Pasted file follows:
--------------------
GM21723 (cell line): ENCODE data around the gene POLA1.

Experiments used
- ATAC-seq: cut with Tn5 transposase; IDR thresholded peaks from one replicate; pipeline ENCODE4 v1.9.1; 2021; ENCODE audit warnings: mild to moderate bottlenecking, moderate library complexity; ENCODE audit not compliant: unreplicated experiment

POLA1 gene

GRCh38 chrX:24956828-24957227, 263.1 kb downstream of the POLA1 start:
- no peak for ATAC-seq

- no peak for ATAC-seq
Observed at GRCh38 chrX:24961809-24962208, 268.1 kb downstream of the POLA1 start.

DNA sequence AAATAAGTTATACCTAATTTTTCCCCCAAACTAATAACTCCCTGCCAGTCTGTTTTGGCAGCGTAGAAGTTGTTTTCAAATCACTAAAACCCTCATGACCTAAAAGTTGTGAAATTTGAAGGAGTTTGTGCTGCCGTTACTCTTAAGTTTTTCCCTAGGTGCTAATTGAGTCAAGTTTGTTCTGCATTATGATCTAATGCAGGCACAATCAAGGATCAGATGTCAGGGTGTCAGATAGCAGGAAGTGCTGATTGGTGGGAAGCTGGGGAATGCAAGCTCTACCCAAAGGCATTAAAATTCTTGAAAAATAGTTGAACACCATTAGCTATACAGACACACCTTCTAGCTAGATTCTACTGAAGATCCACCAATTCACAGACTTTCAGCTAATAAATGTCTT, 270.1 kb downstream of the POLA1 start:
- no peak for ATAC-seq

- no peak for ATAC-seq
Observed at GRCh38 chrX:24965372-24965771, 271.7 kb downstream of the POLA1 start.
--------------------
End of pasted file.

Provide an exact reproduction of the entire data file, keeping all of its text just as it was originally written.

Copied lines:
GM21723 (cell line): ENCODE data around the gene POLA1.

Experiments used
- ATAC-seq: cut with Tn5 transposase; IDR thresholded peaks from one replicate; pipeline ENCODE4 v1.9.1; 2021; ENCODE audit warnings: mild to moderate bottlenecking, moderate library complexity; ENCODE audit not compliant: unreplicated experiment

POLA1 gene

GRCh38 chrX:24956828-24957227, 263.1 kb downstream of the POLA1 start:
- no peak for ATAC-seq

- no peak for ATAC-seq
Observed at GRCh38 chrX:24961809-24962208, 268.1 kb downstream of the POLA1 start.

DNA sequence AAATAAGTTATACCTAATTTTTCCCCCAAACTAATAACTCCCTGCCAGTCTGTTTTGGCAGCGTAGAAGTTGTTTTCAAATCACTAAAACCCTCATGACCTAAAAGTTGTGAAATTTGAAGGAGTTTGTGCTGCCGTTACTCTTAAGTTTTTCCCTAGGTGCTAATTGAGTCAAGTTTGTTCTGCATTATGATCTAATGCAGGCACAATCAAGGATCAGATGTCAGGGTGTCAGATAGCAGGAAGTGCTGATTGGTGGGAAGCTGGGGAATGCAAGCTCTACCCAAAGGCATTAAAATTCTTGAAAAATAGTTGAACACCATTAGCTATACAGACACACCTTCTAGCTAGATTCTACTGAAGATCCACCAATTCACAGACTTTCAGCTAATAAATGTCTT, 270.1 kb downstream of the POLA1 start:
- no peak for ATAC-seq

- no peak for ATAC-seq
Observed at GRCh38 chrX:24965372-24965771, 271.7 kb downstream of the POLA1 start.